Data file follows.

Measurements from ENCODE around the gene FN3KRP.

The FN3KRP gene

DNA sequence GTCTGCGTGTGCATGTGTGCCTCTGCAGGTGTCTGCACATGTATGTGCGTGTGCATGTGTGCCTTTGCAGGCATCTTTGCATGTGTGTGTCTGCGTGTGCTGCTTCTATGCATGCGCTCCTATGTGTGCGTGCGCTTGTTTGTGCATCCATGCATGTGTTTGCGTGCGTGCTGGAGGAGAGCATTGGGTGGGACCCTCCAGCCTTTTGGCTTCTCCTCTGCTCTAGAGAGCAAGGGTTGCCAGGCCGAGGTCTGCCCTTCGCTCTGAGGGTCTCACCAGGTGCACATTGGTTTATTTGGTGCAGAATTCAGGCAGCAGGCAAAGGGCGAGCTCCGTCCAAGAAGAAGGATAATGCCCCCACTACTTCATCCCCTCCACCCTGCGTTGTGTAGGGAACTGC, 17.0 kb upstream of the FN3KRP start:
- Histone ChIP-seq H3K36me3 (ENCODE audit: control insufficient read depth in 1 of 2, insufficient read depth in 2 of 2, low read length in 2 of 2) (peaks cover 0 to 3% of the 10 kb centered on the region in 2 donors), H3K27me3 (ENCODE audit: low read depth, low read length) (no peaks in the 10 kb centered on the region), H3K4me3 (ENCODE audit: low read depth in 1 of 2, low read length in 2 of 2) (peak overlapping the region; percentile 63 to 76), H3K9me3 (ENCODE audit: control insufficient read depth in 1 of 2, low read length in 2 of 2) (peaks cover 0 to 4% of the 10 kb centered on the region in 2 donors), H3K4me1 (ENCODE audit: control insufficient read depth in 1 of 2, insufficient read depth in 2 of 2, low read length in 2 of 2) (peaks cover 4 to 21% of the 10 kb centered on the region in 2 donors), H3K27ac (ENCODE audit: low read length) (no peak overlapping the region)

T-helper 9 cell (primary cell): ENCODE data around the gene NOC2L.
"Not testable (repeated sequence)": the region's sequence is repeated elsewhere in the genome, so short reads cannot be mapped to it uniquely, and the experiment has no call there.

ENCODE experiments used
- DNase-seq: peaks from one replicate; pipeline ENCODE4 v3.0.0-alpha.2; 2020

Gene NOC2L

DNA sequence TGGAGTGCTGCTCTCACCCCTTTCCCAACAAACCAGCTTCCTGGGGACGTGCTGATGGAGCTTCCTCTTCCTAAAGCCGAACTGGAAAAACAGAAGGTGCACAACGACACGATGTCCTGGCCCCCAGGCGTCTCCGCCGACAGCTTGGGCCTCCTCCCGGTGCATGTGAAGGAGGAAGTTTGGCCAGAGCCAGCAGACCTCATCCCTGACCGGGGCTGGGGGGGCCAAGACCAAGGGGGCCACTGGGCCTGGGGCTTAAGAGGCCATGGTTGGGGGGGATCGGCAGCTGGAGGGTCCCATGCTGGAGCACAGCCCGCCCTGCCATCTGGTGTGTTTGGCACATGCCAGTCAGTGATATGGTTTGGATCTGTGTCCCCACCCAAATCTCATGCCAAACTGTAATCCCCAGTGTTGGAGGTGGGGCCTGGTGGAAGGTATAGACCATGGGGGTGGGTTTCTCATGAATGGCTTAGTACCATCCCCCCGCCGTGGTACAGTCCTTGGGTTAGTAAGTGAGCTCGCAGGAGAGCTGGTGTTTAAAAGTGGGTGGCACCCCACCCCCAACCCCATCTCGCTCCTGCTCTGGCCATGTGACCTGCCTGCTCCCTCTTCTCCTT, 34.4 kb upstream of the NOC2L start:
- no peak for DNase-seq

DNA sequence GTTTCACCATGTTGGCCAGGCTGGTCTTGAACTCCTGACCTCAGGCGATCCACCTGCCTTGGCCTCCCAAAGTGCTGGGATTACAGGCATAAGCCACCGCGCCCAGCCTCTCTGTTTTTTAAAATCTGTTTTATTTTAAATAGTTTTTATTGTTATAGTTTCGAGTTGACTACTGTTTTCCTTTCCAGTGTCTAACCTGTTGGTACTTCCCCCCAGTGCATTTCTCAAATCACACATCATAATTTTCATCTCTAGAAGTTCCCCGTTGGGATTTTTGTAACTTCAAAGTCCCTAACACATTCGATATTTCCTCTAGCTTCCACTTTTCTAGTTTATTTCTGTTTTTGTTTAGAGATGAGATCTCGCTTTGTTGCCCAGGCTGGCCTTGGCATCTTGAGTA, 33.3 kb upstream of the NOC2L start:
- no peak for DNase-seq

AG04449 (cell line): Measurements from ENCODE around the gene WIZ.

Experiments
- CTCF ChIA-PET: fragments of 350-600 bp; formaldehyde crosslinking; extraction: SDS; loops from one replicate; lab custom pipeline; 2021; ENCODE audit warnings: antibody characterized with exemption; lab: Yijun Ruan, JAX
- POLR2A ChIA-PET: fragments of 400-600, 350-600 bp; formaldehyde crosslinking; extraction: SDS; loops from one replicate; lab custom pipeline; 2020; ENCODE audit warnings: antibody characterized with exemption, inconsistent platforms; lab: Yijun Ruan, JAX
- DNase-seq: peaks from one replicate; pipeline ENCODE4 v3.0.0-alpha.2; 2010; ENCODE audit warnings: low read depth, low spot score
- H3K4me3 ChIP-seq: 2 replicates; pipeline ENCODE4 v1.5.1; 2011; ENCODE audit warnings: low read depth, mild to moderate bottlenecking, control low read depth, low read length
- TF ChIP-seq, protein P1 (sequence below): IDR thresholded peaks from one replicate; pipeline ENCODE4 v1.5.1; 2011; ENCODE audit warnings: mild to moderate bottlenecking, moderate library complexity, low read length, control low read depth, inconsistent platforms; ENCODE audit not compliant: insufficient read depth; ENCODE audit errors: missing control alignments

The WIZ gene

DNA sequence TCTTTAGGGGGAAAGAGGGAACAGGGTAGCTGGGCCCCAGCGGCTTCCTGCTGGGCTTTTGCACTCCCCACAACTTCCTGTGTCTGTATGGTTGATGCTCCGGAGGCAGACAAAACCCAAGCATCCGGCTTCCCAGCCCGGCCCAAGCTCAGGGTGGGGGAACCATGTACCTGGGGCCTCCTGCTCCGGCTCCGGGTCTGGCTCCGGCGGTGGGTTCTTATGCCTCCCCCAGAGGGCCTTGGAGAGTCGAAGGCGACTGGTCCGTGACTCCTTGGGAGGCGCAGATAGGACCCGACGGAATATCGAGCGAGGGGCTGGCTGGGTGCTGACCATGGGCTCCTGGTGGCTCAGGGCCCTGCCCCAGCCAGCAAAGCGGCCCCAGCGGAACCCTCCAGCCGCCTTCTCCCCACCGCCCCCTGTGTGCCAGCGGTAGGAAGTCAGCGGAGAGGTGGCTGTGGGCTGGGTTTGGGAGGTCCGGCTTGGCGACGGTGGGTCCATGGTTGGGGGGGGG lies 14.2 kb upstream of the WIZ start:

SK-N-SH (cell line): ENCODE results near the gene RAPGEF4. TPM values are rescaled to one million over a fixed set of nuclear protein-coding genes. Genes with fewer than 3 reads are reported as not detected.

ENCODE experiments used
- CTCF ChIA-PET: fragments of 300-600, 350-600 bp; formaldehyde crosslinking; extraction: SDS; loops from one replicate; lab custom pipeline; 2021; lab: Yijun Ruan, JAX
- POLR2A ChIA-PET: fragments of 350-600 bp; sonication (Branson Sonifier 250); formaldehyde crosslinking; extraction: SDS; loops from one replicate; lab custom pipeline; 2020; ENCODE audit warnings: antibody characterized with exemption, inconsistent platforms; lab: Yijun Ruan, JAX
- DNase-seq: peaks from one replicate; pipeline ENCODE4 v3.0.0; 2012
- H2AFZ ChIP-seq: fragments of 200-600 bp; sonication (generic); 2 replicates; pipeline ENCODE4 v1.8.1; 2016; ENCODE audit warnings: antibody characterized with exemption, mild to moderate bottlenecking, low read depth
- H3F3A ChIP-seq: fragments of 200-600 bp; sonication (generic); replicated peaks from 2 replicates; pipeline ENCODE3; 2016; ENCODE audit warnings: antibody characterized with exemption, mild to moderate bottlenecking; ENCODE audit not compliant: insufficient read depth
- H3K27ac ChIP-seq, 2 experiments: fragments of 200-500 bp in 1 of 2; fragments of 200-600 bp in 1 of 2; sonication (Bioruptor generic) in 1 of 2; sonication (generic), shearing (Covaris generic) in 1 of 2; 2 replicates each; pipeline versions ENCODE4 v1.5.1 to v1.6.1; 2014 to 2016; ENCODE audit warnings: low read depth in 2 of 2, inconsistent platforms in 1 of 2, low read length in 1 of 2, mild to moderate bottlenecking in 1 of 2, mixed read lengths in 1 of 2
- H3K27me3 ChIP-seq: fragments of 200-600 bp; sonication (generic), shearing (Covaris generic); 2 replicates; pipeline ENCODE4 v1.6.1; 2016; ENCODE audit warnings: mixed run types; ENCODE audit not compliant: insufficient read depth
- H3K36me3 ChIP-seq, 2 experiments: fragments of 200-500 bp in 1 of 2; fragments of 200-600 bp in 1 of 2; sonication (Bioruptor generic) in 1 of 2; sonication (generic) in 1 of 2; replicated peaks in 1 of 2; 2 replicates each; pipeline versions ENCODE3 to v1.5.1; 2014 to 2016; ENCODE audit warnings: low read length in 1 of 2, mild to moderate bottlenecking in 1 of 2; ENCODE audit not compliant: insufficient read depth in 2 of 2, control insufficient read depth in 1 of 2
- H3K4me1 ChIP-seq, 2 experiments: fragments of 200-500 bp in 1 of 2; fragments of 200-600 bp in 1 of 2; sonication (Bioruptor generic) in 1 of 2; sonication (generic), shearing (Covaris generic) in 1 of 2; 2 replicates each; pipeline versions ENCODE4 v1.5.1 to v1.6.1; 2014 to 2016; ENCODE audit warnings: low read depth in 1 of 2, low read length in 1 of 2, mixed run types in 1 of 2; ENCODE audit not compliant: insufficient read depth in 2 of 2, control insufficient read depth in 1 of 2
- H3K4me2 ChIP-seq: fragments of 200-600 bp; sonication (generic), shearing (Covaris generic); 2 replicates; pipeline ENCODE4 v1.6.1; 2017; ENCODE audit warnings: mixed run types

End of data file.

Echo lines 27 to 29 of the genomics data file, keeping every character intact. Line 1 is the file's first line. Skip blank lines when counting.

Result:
- DNase-seq: peaks from one replicate; pipeline ENCODE4 v3.0.0; 2012
- H2AFZ ChIP-seq: fragments of 200-600 bp; sonication (generic); 2 replicates; pipeline ENCODE4 v1.8.1; 2016; ENCODE audit warnings: antibody characterized with exemption, mild to moderate bottlenecking, low read depth
- H3F3A ChIP-seq: fragments of 200-600 bp; sonication (generic); replicated peaks from 2 replicates; pipeline ENCODE3; 2016; ENCODE audit warnings: antibody characterized with exemption, mild to moderate bottlenecking; ENCODE audit not compliant: insufficient read depth